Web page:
The Supreme Court will allow absentee ballots in North Carolina to be received and counted up to nine days after Election Day. The justices, by a 5-3 vote Wednesday, refused to disturb a decision by the State Board of Elections to lengthen the period from three to nine days because of the coronavirus pandemic, pushing back the deadline to Nov. 12. The board’s decision was part of a legal settlement with a union-affiliated group.

Republicans had asked the high court to step in. Under the Supreme Court’s order, mailed ballots postmarked on or before Election Day must be received by 5 p.m. on Nov. 12 in order to be counted.  Chief Justice John Roberts and Justice Brett Kavanaugh joined the three liberal justices in the majority. Three conservative justices, Samuel Alito, Neil Gorsuch and Clarence Thomas, dissented. New Justice Amy Coney Barrett took no part in the case “because of the need for a prompt resolution and because she has not had time to fully review the parties’ filings,” court spokeswoman Kathy Arberg said.

North Carolina Attorney General Josh Stein, a Democrat whose office defended the deadline extension in court, hailed the high court’s decision in a statement. “North Carolina voters had a huge win tonight at the U.S. Supreme Court. The Court upheld the State Board of Elections’ effort to ensure that every eligible vote counts, even during a pandemic,” he said. “Voters must have their mail-in ballots postmarked by Election Day, but now we all have certainty that every eligible vote will be counted. Let’s vote!”

Republican state Senate leader Phil Berger said the high court’s order will undermine public confidence in government. “The question is simple: May unelected bureaucrats on a state panel controlled by one political party overrule election laws passed by legislatures, even after ballots have already been cast? If public confidence in elections is important to our system of government, then hopefully the answer to that question is no,” Berger said in a statement.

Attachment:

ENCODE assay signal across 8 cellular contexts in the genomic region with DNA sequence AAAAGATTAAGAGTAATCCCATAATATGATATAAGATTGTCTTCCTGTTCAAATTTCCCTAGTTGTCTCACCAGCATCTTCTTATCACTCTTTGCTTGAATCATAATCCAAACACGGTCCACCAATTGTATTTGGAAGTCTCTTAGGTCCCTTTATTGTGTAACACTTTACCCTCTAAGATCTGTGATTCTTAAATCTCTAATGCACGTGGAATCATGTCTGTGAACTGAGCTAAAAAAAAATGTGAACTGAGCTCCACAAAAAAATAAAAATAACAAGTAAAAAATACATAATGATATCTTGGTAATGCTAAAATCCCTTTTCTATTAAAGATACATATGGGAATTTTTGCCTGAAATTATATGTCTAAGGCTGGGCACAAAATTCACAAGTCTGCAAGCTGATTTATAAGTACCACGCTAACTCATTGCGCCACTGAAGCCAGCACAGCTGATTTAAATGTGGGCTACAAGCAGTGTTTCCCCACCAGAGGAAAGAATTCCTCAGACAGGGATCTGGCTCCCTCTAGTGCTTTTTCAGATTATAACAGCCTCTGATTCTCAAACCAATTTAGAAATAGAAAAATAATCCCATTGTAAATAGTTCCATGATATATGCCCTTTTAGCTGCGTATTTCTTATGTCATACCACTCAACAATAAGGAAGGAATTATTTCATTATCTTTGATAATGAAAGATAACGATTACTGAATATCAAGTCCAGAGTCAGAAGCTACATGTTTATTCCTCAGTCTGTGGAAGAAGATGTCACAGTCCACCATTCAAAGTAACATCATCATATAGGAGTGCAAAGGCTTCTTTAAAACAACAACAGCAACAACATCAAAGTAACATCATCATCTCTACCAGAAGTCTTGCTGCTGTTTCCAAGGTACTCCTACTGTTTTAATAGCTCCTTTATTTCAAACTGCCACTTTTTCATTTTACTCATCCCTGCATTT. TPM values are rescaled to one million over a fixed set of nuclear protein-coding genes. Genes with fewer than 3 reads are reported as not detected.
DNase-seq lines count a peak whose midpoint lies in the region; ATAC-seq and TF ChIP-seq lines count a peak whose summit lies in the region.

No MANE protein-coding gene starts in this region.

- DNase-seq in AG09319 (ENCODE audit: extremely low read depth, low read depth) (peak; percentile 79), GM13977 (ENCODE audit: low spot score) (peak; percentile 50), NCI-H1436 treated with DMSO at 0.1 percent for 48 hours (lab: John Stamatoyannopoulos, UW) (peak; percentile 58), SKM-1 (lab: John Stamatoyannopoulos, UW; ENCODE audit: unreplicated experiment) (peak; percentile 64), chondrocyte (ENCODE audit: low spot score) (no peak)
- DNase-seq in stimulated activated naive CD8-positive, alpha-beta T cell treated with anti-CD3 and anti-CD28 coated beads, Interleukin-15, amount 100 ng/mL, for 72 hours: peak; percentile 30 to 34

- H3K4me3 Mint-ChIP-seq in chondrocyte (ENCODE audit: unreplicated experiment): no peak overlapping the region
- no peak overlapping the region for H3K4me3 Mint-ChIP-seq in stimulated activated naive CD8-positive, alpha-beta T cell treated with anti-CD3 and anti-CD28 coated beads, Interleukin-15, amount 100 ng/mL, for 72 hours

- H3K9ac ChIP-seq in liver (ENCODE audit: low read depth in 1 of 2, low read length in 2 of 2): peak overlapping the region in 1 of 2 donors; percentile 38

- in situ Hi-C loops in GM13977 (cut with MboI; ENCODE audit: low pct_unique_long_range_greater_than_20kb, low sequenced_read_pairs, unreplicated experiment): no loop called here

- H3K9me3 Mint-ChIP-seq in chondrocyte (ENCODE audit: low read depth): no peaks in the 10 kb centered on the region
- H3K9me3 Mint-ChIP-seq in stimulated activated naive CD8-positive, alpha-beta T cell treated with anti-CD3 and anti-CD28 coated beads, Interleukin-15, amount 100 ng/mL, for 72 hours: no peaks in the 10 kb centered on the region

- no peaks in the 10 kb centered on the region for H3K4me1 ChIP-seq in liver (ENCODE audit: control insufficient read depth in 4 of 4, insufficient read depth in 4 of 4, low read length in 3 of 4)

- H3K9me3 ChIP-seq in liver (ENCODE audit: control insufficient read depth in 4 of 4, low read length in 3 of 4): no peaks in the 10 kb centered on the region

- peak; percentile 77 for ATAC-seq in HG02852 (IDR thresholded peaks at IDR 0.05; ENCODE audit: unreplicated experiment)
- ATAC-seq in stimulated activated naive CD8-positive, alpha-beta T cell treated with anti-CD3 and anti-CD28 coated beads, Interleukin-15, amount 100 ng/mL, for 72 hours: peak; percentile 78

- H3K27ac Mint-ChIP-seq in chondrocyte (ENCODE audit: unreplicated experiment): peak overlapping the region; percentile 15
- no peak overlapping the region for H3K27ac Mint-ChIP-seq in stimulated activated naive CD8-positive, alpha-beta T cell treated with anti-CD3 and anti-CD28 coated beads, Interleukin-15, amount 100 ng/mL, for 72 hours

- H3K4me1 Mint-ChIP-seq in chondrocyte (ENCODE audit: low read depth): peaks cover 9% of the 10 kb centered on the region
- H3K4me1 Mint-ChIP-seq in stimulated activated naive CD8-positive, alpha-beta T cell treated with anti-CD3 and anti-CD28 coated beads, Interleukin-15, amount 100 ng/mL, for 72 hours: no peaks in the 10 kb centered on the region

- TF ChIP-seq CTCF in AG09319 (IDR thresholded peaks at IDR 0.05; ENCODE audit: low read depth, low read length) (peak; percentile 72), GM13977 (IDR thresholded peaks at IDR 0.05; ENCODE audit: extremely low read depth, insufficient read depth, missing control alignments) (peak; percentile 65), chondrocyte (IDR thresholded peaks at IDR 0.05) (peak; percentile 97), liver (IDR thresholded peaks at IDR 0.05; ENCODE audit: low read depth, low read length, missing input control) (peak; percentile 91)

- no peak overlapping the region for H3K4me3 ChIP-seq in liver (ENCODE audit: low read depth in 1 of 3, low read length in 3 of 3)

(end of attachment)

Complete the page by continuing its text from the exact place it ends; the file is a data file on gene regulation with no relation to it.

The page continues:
State and national Republican groups, including President Donald Trump’s campaign, had filed separate but similar appeals asking the high court to make the state revert to a Nov. 6 deadline for accepting late-arriving ballots that were postmarked by Election Day. That three-day timeframe was specified in state law.

The appeals, including one led by the state’s Republican legislative leaders, argued that the deadline change put in place by the State Board of Elections usurped legislators’ constitutional authority to set rules for elections. They also said the change made after early voting started would create unequal treatment of voters who had cast ballots under previous, stricter rules.

The State Board of Elections had lengthened the period as part of a late September legal settlement with the North Carolina Alliance for Retired Americans, a union-affiliated group represented by Marc Elias, a lawyer prominent in Democratic circles. The legal settlement, which also loosened requirements for fixing absentee ballots that lacked a witness signature, was approved by a state judge. The settlement said counties should have longer to accept ballots because of possible mail delays.